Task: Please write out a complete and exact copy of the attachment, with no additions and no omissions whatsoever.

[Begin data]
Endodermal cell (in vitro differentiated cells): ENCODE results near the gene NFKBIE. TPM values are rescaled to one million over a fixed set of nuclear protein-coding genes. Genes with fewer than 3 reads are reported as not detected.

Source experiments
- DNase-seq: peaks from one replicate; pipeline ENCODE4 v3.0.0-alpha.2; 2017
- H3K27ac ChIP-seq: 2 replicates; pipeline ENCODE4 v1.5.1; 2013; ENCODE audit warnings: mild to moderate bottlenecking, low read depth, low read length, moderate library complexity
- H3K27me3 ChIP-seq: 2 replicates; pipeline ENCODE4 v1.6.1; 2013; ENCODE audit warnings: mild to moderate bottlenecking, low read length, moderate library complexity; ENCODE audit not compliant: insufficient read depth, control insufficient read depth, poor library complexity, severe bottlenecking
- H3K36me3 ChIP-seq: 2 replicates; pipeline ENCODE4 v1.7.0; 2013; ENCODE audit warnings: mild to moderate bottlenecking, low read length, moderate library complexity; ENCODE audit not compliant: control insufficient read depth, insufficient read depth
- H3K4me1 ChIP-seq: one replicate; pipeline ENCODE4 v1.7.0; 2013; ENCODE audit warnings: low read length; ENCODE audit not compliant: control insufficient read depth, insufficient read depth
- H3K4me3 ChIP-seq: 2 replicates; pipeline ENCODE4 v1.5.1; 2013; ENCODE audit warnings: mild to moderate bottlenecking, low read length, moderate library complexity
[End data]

Endodermal cell (in vitro differentiated cells): ENCODE results near the gene NFKBIE. TPM values are rescaled to one million over a fixed set of nuclear protein-coding genes. Genes with fewer than 3 reads are reported as not detected.

Source experiments
- DNase-seq: peaks from one replicate; pipeline ENCODE4 v3.0.0-alpha.2; 2017
- H3K27ac ChIP-seq: 2 replicates; pipeline ENCODE4 v1.5.1; 2013; ENCODE audit warnings: mild to moderate bottlenecking, low read depth, low read length, moderate library complexity
- H3K27me3 ChIP-seq: 2 replicates; pipeline ENCODE4 v1.6.1; 2013; ENCODE audit warnings: mild to moderate bottlenecking, low read length, moderate library complexity; ENCODE audit not compliant: insufficient read depth, control insufficient read depth, poor library complexity, severe bottlenecking
- H3K36me3 ChIP-seq: 2 replicates; pipeline ENCODE4 v1.7.0; 2013; ENCODE audit warnings: mild to moderate bottlenecking, low read length, moderate library complexity; ENCODE audit not compliant: control insufficient read depth, insufficient read depth
- H3K4me1 ChIP-seq: one replicate; pipeline ENCODE4 v1.7.0; 2013; ENCODE audit warnings: low read length; ENCODE audit not compliant: control insufficient read depth, insufficient read depth
- H3K4me3 ChIP-seq: 2 replicates; pipeline ENCODE4 v1.5.1; 2013; ENCODE audit warnings: mild to moderate bottlenecking, low read length, moderate library complexity